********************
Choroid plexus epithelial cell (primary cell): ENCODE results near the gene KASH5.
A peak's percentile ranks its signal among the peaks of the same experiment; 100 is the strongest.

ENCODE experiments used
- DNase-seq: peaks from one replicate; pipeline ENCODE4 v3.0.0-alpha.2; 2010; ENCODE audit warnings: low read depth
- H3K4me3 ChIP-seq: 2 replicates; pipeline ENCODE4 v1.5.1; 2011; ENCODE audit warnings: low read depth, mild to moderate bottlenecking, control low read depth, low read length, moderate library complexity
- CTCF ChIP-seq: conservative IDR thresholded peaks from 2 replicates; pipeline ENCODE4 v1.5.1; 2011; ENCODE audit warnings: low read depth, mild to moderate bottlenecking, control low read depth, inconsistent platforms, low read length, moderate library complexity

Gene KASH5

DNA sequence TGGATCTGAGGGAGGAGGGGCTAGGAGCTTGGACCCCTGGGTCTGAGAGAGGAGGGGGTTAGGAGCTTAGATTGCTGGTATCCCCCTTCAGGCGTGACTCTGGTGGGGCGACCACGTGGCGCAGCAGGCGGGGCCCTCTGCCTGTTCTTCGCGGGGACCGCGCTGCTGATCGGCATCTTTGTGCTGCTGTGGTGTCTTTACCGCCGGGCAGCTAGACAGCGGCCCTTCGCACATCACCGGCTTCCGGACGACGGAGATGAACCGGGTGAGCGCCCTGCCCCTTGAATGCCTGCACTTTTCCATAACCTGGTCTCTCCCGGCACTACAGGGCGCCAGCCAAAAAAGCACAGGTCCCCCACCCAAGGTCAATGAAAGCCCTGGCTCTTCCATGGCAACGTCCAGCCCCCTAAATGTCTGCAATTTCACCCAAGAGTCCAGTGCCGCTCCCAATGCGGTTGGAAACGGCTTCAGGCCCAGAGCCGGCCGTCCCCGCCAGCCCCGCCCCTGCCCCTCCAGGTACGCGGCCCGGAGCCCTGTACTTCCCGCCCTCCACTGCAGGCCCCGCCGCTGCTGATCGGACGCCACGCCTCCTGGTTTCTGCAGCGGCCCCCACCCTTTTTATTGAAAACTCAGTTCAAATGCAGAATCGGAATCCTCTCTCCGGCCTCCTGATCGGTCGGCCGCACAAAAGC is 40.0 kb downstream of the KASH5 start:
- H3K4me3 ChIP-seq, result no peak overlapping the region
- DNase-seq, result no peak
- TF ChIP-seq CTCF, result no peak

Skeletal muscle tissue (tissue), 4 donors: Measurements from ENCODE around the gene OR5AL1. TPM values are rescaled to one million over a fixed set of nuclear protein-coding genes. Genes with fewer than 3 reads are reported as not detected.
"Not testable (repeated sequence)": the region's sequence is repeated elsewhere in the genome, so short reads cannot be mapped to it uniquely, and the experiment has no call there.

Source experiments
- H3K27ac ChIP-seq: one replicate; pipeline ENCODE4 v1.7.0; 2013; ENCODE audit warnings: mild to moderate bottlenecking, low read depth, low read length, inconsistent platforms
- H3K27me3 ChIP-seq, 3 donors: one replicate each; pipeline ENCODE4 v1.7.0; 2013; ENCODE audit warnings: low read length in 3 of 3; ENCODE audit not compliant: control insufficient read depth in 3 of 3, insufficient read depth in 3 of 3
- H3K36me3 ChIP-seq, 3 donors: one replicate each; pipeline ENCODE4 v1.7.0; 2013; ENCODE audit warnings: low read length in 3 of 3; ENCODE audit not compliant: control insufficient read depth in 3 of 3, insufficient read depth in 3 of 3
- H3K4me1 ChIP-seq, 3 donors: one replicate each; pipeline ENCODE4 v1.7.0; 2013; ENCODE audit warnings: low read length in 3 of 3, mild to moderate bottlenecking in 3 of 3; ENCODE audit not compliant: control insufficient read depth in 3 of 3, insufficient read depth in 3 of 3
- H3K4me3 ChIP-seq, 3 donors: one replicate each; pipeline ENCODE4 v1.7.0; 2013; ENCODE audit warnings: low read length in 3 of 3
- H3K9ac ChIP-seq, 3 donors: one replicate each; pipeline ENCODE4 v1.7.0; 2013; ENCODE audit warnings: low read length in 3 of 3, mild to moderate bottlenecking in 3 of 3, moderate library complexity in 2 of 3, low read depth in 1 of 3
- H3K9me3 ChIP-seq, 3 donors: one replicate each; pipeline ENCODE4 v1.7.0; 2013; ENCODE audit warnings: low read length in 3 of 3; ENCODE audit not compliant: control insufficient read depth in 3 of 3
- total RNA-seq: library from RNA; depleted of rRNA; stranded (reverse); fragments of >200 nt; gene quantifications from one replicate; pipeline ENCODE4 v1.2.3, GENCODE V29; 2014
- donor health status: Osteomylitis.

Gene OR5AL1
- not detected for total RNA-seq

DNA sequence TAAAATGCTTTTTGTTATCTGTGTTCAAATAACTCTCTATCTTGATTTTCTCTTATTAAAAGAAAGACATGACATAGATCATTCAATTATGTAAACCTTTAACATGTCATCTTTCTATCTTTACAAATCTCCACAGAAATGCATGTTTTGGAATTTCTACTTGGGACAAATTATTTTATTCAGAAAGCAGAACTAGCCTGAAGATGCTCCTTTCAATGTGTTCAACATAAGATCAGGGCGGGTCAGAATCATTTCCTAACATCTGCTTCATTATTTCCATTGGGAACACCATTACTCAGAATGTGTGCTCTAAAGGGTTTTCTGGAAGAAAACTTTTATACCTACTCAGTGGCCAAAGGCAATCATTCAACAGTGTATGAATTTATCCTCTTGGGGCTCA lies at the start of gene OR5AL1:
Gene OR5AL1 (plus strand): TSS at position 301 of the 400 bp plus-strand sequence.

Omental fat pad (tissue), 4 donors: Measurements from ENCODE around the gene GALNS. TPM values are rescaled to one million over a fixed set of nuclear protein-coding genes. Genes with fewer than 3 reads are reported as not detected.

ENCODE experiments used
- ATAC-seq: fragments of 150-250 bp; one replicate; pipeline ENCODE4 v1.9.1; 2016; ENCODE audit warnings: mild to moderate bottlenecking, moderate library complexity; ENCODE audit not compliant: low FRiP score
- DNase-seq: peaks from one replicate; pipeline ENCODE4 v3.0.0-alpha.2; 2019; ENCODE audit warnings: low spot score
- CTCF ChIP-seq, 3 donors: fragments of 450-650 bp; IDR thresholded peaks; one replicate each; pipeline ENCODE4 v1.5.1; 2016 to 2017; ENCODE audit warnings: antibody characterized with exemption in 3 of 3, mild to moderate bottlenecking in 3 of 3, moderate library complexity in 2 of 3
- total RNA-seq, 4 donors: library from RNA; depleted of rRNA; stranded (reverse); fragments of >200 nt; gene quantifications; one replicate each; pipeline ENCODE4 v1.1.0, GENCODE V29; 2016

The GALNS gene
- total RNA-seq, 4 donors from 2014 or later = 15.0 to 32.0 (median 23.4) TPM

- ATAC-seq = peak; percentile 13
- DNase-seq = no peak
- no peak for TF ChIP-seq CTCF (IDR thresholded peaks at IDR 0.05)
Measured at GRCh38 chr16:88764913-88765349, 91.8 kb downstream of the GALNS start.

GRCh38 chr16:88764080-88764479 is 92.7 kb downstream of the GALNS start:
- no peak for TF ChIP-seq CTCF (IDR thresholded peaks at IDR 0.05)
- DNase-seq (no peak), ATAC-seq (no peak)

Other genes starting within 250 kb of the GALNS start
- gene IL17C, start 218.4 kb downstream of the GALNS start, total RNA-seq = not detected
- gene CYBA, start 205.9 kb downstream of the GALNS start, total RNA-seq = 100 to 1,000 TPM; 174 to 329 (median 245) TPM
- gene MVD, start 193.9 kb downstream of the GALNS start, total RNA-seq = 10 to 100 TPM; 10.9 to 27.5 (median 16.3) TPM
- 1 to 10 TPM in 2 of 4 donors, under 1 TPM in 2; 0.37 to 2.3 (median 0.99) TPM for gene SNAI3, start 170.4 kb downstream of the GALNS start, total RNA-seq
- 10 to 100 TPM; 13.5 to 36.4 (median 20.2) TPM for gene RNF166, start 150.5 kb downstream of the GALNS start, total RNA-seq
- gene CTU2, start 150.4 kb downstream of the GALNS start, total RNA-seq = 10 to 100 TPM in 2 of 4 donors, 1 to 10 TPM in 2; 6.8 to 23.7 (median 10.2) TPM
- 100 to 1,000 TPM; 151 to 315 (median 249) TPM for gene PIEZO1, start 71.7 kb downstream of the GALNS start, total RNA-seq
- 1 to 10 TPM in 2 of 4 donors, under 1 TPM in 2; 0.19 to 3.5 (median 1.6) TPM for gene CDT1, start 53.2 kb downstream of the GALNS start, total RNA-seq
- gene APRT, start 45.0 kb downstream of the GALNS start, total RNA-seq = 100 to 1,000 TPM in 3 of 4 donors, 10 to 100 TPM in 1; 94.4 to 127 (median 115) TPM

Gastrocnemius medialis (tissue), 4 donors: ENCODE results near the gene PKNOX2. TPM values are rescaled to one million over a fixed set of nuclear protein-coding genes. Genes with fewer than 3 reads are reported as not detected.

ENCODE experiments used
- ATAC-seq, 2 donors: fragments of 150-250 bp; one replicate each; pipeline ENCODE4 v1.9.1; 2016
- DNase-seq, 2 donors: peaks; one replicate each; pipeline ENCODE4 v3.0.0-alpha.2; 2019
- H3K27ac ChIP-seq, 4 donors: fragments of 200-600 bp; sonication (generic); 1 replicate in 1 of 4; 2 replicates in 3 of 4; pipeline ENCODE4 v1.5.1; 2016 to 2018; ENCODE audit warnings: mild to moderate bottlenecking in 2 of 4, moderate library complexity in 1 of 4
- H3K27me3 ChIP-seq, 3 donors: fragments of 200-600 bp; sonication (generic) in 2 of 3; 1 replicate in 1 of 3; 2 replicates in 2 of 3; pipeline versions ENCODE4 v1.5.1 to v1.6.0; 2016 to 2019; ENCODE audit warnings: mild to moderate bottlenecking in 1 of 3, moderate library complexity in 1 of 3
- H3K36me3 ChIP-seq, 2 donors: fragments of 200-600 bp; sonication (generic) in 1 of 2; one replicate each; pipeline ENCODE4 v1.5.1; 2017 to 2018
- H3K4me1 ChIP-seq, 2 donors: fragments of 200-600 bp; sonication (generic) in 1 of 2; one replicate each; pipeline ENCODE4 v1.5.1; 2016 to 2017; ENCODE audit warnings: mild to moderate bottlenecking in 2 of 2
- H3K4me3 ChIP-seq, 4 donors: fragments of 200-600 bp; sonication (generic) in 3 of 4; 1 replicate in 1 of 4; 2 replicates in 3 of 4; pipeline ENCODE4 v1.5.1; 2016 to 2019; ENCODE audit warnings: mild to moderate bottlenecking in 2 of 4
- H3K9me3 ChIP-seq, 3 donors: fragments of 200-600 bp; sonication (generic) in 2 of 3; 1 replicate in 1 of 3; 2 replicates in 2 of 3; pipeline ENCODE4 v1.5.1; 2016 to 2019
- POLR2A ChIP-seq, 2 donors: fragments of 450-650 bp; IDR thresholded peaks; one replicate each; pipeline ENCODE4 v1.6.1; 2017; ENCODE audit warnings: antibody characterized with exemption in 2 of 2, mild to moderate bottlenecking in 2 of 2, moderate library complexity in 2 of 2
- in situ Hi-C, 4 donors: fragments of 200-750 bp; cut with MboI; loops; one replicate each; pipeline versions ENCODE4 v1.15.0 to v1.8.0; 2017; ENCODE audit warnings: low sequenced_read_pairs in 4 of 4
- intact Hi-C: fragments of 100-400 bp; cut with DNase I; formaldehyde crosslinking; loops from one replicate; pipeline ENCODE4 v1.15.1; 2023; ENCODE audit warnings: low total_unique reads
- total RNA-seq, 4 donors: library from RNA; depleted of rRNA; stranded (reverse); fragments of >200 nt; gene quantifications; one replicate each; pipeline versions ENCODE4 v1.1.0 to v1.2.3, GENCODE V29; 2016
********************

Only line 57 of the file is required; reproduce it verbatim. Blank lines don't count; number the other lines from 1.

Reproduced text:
- H3K27ac ChIP-seq, 4 donors: fragments of 200-600 bp; sonication (generic); 1 replicate in 1 of 4; 2 replicates in 3 of 4; pipeline ENCODE4 v1.5.1; 2016 to 2018; ENCODE audit warnings: mild to moderate bottlenecking in 2 of 4, moderate library complexity in 1 of 4